5. Wensleydale Cheese Silver badge

        Re: Cul de sac

        "The word shampoo is not used in French"

        "Shampoo" does make it to German.

        It's pronounced "sham-poe" to rhyme with "toe". Coincidentally, "Po" in German means one of the following: buttocks; buttock; butt; seat; behind; backside; hind end; hindquarters; posterior; bum; buns; derriere; keister; caboose; fanny; tush; tushy [Am.] [coll.]

    2. allthecoolshortnamesweretaken Silver badge

      Re: Cul de sac

      FWIIW, the German word for it is Sackgasse.

      Gasse: alley, narrow street

      Sack: bag, sack (as in a sack of spuds), colloquial abbrevation for Hodensack = scrotum (as in "Ey, geh' mir nich' auf'n Sack, Alter!")

      1. David Nash Silver badge

        Re: Sackgasse

        Despite being more familiar with the German language than with the French, I am not sure whether that is accurate, but upvoted because I hope it is.

        1. allthecoolshortnamesweretaken Silver badge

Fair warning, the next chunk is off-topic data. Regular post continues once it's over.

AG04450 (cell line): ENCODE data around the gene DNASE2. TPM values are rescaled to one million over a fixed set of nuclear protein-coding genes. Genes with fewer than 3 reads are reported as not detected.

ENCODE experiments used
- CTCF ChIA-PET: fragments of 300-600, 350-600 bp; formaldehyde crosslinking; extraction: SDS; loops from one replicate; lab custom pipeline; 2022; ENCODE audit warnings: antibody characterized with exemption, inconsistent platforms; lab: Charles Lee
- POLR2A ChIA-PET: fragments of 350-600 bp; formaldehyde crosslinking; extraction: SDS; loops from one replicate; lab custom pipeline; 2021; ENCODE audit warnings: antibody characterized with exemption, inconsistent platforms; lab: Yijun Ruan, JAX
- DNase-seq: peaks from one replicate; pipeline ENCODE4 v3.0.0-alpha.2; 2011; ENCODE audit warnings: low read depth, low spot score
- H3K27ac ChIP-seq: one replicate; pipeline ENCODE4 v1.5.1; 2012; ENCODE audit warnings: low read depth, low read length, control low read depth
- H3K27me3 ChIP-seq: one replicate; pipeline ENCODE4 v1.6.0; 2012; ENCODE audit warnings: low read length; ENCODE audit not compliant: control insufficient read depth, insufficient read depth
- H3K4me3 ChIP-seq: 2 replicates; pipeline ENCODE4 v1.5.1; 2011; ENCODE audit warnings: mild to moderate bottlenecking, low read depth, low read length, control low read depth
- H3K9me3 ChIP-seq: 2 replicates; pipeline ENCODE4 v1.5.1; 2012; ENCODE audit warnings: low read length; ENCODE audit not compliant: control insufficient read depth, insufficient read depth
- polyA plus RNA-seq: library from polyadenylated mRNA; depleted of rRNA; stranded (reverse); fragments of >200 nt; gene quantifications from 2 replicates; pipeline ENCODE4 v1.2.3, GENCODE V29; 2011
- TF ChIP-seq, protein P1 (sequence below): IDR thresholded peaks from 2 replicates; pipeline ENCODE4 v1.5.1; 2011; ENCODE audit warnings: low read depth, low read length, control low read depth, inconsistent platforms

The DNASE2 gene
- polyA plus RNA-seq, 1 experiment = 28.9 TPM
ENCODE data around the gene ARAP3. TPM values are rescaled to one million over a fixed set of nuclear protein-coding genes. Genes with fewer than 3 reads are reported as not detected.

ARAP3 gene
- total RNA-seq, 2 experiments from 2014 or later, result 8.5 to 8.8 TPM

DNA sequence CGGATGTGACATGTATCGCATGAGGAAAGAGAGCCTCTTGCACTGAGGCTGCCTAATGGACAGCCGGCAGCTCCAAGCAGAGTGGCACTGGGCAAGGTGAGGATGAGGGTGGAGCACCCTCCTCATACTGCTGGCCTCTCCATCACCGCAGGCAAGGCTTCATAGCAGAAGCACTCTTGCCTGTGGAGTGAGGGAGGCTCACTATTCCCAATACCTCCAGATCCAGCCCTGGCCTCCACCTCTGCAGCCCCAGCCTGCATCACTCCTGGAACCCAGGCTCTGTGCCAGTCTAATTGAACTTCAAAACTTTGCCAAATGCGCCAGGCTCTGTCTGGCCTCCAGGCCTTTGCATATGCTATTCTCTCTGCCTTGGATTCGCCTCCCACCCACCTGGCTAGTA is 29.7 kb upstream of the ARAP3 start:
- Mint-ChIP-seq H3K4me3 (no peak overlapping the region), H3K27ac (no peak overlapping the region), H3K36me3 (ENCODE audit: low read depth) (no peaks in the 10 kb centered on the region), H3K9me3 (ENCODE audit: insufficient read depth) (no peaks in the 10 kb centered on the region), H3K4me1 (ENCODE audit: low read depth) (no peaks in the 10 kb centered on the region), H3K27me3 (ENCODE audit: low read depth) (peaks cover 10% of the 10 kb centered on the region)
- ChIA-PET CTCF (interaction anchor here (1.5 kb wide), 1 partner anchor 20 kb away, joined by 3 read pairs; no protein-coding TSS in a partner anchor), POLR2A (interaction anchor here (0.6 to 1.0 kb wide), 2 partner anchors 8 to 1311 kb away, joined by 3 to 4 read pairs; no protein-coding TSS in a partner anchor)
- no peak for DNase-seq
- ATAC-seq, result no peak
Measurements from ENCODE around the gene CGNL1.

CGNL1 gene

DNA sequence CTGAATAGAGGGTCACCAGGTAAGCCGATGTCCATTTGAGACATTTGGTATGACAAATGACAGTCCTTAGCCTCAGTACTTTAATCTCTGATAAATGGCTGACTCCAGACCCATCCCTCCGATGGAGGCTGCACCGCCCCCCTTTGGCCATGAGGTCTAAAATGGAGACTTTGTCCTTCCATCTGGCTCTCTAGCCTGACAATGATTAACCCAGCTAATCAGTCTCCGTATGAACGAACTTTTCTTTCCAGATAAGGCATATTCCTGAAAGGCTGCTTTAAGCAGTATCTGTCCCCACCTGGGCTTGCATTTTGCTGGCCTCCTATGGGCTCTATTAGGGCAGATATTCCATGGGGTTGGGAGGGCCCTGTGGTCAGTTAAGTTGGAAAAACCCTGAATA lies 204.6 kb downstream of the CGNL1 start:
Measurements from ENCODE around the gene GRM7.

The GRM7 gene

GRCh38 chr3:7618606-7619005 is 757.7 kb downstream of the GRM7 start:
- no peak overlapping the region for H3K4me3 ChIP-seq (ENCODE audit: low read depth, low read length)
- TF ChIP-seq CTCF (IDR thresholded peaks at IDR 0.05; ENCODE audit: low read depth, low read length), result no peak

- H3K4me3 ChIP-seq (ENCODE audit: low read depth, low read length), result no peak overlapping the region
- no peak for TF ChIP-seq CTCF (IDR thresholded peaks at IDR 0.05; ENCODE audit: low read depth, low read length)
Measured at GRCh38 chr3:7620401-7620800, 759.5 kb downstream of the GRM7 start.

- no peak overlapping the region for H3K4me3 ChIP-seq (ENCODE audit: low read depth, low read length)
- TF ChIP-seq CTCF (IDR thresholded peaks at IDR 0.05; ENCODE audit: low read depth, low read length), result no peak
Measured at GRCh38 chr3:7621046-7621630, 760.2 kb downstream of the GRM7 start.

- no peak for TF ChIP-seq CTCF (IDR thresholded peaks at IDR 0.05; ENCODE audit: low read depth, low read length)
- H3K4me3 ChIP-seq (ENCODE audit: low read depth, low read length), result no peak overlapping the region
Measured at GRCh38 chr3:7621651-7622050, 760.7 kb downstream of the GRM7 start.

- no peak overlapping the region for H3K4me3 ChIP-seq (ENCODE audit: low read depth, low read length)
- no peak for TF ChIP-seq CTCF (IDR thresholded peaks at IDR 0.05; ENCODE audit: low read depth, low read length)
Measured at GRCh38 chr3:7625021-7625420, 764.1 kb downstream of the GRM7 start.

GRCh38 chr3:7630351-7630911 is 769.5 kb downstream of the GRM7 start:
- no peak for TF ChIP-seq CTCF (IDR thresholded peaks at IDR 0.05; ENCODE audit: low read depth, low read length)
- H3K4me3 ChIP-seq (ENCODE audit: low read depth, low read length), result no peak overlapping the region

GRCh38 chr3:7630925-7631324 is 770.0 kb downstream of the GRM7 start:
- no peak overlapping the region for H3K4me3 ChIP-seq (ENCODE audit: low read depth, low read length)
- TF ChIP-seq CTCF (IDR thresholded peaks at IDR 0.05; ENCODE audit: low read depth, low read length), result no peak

Re: Sackgasse

          Okay, you've asked for it, Dave.

    3. Hans Neeson-Bumpsadese Silver badge

      Re: Cul de sac

      I remember wandering around Toulouse and finding a street named "Rue de Four Bastard". I never got around to researching what that actually meant in French....I just sniggered, photographed it, sent the picture to my equally infantile friends, and then went on my way.

      1. allthecoolshortnamesweretaken Silver badge

        Re: Rue de Fourbastard

        Found it!

        And it's even got an entry in Wikipédia!

        1. Big_Boomer

          Re: Rue de Fourbastard

          Must have been a Bakery there with a grumpy baker. Means "Road of the Bastard Oven" :D

          1. Voyna i Mor Silver badge

            Re: Rue de Fourbastard

            Must have been a Bakery there with a grumpy baker. Means "Road of the Bastard Oven"